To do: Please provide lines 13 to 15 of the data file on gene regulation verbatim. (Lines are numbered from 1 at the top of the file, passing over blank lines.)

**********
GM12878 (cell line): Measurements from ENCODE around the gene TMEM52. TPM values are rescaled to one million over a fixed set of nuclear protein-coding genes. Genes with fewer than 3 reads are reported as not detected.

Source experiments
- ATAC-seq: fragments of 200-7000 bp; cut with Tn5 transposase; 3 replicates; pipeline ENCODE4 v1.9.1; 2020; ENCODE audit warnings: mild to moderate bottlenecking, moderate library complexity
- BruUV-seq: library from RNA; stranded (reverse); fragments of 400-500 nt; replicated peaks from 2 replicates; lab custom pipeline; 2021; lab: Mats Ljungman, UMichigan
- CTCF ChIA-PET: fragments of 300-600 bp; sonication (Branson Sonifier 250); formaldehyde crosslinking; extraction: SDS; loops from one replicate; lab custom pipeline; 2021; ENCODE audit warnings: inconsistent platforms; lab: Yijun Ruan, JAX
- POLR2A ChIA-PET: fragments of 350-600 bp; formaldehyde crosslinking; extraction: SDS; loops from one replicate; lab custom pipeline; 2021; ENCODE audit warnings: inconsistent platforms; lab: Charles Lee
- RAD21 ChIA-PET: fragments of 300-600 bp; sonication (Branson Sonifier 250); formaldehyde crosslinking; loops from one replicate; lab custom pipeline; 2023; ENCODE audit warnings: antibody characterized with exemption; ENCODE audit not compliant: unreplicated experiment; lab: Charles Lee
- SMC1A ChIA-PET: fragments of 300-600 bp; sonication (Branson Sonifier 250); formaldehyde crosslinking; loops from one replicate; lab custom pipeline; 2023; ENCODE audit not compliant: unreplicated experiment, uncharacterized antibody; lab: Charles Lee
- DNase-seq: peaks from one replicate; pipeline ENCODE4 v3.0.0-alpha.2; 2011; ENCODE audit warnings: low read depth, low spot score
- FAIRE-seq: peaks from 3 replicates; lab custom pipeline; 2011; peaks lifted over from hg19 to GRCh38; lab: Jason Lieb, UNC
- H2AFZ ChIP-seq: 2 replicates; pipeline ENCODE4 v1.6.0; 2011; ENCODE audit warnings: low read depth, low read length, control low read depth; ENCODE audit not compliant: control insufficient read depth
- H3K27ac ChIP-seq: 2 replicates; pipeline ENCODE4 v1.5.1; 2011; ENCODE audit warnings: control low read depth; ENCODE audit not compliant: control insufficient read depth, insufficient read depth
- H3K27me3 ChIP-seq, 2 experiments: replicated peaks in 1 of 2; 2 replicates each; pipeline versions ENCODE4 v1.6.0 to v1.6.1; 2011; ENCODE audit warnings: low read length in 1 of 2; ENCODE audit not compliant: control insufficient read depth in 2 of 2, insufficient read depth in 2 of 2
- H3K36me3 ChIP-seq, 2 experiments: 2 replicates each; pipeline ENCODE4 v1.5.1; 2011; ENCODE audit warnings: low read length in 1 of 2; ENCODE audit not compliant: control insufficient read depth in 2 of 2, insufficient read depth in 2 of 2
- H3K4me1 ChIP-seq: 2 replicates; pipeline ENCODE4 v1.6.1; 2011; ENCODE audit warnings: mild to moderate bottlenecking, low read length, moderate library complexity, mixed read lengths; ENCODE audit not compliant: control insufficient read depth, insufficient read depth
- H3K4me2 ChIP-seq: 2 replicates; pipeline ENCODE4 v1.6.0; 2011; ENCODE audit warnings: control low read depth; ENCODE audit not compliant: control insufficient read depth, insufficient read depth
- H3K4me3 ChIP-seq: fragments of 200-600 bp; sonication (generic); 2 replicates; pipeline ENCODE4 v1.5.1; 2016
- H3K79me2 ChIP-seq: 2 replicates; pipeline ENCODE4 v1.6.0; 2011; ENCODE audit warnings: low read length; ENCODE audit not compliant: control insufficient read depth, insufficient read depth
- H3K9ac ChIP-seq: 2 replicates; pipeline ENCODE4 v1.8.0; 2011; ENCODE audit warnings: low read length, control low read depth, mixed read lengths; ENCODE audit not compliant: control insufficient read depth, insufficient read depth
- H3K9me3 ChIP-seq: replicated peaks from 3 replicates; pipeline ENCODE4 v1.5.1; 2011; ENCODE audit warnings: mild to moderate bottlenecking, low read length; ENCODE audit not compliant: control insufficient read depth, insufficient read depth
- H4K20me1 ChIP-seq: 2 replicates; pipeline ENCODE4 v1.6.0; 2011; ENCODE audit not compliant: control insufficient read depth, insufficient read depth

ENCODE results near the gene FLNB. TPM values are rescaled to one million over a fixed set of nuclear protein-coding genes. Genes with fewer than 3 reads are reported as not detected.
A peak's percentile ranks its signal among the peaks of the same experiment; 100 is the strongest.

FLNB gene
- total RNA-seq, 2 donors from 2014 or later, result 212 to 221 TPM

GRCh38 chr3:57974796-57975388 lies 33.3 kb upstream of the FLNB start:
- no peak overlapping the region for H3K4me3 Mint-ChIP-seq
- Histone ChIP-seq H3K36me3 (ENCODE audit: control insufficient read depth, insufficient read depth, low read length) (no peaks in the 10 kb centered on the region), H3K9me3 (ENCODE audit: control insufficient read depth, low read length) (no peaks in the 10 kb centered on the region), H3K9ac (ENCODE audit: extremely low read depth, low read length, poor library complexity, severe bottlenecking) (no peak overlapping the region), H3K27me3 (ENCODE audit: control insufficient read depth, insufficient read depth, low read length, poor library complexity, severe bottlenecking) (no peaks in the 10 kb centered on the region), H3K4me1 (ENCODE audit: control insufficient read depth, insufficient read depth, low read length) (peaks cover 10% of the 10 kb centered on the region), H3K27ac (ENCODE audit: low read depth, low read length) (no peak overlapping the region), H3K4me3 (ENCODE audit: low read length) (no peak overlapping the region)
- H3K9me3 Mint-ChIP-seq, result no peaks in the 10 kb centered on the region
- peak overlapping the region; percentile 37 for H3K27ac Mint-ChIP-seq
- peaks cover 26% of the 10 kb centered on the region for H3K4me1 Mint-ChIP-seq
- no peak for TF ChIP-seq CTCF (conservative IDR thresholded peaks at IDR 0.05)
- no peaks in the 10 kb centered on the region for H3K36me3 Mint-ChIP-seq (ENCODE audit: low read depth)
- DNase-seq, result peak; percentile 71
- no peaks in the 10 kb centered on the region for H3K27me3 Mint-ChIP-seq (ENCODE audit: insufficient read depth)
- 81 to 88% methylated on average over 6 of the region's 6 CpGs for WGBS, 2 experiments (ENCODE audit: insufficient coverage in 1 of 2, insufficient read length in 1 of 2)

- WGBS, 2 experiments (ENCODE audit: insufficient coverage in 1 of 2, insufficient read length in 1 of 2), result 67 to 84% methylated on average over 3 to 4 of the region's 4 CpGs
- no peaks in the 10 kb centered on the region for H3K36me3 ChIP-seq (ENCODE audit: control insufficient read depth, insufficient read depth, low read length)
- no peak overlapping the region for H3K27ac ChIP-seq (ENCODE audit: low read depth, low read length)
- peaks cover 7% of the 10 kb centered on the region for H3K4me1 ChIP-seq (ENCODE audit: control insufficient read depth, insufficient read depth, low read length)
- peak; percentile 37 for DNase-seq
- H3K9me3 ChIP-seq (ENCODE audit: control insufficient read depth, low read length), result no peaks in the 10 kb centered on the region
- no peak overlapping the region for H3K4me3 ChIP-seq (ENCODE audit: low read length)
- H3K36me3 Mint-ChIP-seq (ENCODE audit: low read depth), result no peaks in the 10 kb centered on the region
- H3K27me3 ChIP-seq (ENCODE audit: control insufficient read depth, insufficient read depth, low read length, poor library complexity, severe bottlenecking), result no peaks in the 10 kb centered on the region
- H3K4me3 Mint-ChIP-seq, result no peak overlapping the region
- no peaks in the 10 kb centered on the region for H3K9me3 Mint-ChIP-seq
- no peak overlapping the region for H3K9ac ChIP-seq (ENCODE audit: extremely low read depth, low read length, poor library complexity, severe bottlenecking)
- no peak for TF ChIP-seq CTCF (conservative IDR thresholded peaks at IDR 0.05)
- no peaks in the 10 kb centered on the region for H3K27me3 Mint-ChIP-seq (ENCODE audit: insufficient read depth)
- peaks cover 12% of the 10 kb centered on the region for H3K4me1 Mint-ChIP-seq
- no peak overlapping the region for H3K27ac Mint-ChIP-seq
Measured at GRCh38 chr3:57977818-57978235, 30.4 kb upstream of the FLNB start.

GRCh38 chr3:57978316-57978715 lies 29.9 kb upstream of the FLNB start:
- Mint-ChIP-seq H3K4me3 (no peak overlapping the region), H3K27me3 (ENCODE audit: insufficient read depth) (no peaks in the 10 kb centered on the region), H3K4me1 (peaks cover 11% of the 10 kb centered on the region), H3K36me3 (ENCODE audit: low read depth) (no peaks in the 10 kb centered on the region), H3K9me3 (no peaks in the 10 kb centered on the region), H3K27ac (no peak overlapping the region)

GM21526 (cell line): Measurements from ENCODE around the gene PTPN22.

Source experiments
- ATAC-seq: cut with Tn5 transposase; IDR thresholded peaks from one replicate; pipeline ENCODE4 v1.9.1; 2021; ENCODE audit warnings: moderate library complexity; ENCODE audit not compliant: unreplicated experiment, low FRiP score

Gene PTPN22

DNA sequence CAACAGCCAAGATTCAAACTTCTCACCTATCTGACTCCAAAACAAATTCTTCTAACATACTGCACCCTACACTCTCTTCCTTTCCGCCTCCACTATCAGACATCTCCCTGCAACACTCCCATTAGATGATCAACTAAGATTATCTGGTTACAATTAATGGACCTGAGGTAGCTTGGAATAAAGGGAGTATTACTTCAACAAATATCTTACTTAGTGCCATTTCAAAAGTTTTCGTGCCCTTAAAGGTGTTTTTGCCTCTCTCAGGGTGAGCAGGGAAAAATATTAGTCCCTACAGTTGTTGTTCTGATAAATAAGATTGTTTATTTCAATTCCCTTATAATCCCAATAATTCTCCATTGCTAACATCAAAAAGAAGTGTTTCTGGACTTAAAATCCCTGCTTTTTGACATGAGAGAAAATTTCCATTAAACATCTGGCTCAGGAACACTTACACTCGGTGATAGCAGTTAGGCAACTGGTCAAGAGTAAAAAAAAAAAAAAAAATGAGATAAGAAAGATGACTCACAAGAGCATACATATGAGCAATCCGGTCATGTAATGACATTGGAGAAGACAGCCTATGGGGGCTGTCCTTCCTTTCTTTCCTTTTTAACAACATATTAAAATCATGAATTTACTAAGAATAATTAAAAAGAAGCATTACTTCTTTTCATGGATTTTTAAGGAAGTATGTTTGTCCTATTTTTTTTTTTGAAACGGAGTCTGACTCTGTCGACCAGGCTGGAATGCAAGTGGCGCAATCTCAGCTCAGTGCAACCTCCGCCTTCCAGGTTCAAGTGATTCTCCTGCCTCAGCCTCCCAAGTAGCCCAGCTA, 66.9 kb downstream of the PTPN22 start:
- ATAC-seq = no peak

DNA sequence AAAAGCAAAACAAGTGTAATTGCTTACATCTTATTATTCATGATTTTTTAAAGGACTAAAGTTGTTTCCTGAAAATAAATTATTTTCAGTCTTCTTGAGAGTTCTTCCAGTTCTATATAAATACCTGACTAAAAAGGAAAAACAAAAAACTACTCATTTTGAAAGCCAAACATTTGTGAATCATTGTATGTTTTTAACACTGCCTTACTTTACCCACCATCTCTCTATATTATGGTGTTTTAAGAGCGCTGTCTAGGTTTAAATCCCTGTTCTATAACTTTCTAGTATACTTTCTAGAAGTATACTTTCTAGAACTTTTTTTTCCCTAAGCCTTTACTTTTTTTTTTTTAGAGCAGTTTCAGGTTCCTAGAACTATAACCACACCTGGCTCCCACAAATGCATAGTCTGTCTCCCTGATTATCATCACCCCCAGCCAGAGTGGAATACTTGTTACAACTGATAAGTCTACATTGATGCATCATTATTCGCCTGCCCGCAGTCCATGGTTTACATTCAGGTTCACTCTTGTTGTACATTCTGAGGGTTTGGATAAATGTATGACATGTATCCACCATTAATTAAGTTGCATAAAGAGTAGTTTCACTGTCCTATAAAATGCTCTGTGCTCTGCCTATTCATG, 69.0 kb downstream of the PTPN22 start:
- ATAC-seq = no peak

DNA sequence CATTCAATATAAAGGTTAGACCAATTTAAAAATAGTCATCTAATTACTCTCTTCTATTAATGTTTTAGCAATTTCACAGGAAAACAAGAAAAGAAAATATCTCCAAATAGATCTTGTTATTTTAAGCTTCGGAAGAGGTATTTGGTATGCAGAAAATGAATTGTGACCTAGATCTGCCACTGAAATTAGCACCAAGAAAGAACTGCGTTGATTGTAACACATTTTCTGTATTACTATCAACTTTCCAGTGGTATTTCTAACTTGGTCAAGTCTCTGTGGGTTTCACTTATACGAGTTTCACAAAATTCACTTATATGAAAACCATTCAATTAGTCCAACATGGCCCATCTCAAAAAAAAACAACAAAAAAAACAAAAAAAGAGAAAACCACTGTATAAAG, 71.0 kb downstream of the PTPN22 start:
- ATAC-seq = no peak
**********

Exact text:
- H3K27me3 ChIP-seq, 2 experiments: replicated peaks in 1 of 2; 2 replicates each; pipeline versions ENCODE4 v1.6.0 to v1.6.1; 2011; ENCODE audit warnings: low read length in 1 of 2; ENCODE audit not compliant: control insufficient read depth in 2 of 2, insufficient read depth in 2 of 2
- H3K36me3 ChIP-seq, 2 experiments: 2 replicates each; pipeline ENCODE4 v1.5.1; 2011; ENCODE audit warnings: low read length in 1 of 2; ENCODE audit not compliant: control insufficient read depth in 2 of 2, insufficient read depth in 2 of 2
- H3K4me1 ChIP-seq: 2 replicates; pipeline ENCODE4 v1.6.1; 2011; ENCODE audit warnings: mild to moderate bottlenecking, low read length, moderate library complexity, mixed read lengths; ENCODE audit not compliant: control insufficient read depth, insufficient read depth